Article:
“STRONG CHARACTERS – Strength of character consists of two things, power of will and power of self-restraint.  It requires two things, therefore, for its existence, strong feelings and strong command over them.  Now it is here we make a great mistake; we mistake strong feelings for strong character.  A man who bears all before him before whose frown domestics tremble, and whose bursts of fury make the children of the household quake – because he has his will obeyed, and his own way in all things, we call him a strong man.  The truth is, that he is the weak man; it is his passions that are strong; he, mastered by them is weak.  You must measure the strength of a man by the power of the feelings he subdues, not the power of those that subdue him.  And hence composure is very often the highest result of strength.  Did we never see a man receive a flagrant insult and only grow a little pale, and then reply quietly?  That is a man spiritually strong.  Or did we never see a man in anguish stand, as if carved out of solid rock, mastering himself?  Or one, bearing a hopelessly daily trial, remain silent and never tell the world what cankered his home peace?  That is strength.  He who, with strong passions remains chaste; he who, keenly sensitive, with manly powers of indignation in him, can be provoked, and yet restrain  himself, and forgive – these are the strong men, the spiritual heroes. – Rev. F. W. Roberston.”

Perrysburg Journal – November 19, 1862

“THE WAY TO MAKE AN OMELET – It is surprising that a dish so easily prepared and so delicious as omelet has come into use to so small an extent in this country; there are extensive districts where it has never been heard of, and many housekeepers who meet with it in their travels never have it upon their own tables, because their cooks do not know how to prepare it.  Omelet is simply egg beaten and friend in butter.  Break three fresh eggs into a bowl, add a little pinch of salt and a teaspoonful of water, and beat the eggs thoroughly.  Then put a tablespoonful of good butter into a flat frying pan, and hold the pan over the fire with a handle a little elevated so as to incline the bottom at a small angle.  As soon as the pan is warm pour in the eggs, and as the mass begins to cook run a case knife under it to keep it from burning to the pan.  As soon as the surface is about dry fold one-half of the omelet over the other, and it is ready to serve.  It can be made in five minutes, and is an exceedingly delicate and delicious morsel.”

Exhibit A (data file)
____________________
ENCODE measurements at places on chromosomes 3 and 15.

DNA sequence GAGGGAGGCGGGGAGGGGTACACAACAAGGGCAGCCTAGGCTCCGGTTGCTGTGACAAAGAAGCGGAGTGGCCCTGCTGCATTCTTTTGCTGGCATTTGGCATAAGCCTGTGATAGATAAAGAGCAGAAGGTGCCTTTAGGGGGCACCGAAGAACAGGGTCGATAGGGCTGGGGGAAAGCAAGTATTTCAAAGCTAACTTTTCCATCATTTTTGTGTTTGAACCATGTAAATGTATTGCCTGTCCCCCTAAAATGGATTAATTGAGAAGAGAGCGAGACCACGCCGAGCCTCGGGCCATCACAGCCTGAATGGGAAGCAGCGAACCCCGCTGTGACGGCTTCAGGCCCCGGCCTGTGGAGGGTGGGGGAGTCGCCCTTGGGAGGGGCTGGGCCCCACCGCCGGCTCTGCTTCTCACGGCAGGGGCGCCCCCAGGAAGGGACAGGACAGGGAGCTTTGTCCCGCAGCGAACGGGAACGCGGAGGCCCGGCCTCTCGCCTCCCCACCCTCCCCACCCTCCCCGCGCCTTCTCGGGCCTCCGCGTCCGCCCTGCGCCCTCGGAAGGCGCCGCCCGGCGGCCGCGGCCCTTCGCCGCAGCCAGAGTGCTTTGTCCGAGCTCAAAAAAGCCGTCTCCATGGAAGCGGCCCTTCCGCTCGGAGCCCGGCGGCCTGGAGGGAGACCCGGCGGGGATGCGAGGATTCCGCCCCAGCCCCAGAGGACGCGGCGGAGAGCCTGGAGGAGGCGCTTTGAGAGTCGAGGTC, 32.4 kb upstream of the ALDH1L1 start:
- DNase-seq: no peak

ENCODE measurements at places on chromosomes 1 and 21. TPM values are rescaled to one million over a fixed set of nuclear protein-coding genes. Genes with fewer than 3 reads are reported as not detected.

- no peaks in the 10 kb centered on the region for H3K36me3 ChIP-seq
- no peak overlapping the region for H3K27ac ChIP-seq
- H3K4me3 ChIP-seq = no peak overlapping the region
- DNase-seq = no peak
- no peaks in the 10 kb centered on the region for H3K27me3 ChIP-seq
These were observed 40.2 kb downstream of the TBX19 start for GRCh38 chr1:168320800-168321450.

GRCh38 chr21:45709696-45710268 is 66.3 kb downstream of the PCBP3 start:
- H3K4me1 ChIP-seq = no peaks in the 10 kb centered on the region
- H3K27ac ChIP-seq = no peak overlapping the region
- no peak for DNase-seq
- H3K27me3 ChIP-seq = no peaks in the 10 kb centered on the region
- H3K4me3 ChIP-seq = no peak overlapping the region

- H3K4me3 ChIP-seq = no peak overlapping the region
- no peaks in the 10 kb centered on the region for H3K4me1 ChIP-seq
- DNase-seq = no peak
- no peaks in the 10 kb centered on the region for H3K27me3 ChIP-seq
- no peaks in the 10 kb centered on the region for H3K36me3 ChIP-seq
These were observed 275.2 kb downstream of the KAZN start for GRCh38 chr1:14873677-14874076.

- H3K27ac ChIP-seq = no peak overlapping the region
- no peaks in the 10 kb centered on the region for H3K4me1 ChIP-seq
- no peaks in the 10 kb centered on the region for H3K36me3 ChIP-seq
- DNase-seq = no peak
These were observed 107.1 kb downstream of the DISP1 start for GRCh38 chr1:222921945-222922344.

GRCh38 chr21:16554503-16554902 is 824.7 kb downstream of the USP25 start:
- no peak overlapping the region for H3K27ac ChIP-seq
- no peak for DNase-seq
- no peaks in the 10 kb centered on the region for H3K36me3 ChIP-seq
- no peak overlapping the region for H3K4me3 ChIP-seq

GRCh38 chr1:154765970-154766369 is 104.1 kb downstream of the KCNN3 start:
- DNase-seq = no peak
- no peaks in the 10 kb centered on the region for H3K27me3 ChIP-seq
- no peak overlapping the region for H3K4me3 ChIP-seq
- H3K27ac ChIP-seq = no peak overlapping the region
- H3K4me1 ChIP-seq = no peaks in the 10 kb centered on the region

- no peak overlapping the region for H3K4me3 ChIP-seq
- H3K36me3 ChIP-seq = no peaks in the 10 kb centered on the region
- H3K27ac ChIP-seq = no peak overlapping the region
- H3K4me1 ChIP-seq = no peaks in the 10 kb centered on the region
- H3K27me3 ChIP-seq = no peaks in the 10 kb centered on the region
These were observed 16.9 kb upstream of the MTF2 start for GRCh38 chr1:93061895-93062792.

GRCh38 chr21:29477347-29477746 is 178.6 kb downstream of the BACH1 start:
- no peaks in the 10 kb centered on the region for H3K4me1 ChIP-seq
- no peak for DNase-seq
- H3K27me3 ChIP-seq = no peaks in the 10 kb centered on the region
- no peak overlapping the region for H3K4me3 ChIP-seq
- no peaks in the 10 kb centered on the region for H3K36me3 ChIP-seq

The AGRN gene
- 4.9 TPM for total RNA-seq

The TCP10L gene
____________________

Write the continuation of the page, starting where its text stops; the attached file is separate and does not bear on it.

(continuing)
“EXCELLENT METHOD OF PRESERVING QUINCES – Pare, core with an apple corer your quinces, which should be fair, perfect ones; slice them, weigh them, and to every pound of fruit allow one pound of water sugar.  Place the sugar in a preserving kettle; add one pint water to every pound sugar; let it come to a boil; then throw in your quinces, and let them boil rapidly twenty-five minutes; take them out and boil the jelly five minutes longer.  Pour it boiling hot on the quinces and seal.  They will be light colored, tender and clear.”


“HOW TO STOW POTATOES AND PRESERVE THEM FROM ROT – Dust over the floor of the bin with lime and put about six or seven inches deep of potatoes, and dust with lime as before.  Put in six or seven inches more of potatoes and lime again; repeating the operation till all are stowed in that way.  One bushel of lime will do forty bushels of potatoes, though more will hurt them – the lime rather improving the flavor than otherwise. – Scientific American.”

Perrysburg Journal – November 26, 1862